Meanwhile a dedicated full motion C-130J simulator is being delivered as part of the contract that will drastically alter the way that 40 Squadron can complete its training. WGCDR Oldershaw said that he anticipates about 80 per cent of pilot training expected to be completed in the simulator instead of the aircraft.
This speeds up training and allows more aircraft flying hours to be devoted to missions. Simulator training for the current C-130H fleet is completed overseas which means it cannot be used as regularly because of the location and time it takes to send crews away. It also means that more crew training is conducted in the aircraft further reducing hours available for missions.
The age of the C-130Hs has required increasing amounts of scheduled and unscheduled maintenance to allow them to fly safely. “It means that at the end of the aircraft lifecycle you would expect to spend more time on the ground than available for flight duties,” WGCDR Oldershaw explained, “A lot of that is planned, but there are more checks and things take longer. Then the final part is sourcing and supplying parts and components which becomes increasingly difficult as the aircraft ages.”
With the introduction of the J-model the RNZAF expects an increase in aircraft availability particularly in the first 7-10 years of the service lives of the aircraft. This is because the aircraft are new and will need less maintenance, which means more flight hours and the ability for 40 Squadron to plan for and conduct concurrent taskings.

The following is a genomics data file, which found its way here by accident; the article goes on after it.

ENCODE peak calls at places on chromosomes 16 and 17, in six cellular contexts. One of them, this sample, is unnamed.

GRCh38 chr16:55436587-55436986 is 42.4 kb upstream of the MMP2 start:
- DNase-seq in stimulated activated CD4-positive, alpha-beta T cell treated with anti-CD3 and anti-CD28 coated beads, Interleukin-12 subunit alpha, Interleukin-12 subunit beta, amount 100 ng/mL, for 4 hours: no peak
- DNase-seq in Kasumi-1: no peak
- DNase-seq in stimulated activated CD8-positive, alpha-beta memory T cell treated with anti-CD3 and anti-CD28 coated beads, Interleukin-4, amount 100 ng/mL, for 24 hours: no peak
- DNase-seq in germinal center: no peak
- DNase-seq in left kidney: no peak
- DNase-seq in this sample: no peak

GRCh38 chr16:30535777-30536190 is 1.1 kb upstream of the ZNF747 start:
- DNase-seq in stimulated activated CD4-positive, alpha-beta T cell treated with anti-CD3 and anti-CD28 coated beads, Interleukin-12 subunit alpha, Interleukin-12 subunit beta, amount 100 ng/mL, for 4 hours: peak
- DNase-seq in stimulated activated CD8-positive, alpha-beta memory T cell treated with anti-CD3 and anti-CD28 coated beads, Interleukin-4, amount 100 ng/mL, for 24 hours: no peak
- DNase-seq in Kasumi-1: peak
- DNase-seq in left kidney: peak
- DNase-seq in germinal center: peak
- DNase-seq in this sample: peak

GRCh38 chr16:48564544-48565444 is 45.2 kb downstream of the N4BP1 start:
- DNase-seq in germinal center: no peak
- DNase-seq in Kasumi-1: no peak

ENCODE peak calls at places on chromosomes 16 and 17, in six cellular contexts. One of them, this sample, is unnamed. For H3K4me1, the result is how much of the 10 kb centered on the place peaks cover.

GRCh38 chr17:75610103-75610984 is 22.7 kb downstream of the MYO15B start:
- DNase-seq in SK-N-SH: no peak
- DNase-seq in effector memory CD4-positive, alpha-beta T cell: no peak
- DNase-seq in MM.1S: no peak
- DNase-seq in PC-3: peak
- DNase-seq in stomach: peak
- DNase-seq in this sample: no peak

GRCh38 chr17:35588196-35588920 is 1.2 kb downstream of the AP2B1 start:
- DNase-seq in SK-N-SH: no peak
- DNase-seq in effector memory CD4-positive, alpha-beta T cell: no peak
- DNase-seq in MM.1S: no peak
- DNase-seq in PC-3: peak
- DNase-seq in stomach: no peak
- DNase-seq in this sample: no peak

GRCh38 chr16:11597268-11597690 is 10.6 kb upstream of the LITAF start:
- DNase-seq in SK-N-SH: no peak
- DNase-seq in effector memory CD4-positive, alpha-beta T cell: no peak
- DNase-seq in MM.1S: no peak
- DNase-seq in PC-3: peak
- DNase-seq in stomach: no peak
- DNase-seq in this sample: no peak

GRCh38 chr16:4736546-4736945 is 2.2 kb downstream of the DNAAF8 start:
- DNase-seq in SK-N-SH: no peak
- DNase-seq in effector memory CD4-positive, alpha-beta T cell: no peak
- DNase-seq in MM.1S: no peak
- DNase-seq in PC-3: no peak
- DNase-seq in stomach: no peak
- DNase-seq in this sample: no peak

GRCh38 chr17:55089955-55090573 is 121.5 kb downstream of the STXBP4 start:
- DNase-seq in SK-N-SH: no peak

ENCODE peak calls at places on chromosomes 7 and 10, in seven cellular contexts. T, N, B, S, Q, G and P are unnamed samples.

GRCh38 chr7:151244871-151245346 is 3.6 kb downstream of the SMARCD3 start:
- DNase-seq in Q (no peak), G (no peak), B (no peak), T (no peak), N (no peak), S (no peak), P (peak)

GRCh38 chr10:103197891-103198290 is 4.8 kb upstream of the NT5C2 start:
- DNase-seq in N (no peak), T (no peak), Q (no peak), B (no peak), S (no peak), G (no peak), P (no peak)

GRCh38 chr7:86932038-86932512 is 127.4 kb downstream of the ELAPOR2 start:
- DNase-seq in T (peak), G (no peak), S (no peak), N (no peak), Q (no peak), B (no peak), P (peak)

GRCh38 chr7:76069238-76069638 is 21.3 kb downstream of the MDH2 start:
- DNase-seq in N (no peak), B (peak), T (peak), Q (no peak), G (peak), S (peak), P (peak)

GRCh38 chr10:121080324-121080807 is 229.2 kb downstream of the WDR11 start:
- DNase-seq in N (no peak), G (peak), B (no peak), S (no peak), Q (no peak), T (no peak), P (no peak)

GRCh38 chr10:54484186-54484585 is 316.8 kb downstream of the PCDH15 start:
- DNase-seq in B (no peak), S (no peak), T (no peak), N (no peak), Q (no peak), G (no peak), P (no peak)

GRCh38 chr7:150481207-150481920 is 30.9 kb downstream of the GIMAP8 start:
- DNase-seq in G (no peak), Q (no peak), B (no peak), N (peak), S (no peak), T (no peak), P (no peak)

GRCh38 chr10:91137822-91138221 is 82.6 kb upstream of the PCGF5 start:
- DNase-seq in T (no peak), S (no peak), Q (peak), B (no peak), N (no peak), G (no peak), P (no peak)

40 Squadron’s maintenance component is expected to remain the same in size but WGCDR Oldershaw said that he is currently looking at what opportunities there are to complete more maintenance in-house.
Meanwhile the replacement of the 757-200 aircraft is still in its early stages. “The Ministry has begun engaging with industry and international partners on an opportunities assessment to inform an indicative business case,” a spokesperson from the New Zealand Ministry of Defence told ADM.
However, the capability requirements for a strategic airlift capability will largely depend on what 40 Squadron can provide with the new C-130J and the extent to which a new aircraft fleet can complement those aircraft. “That will inform what the strategic capability replacement will look like,” WGCDR Oldershaw said.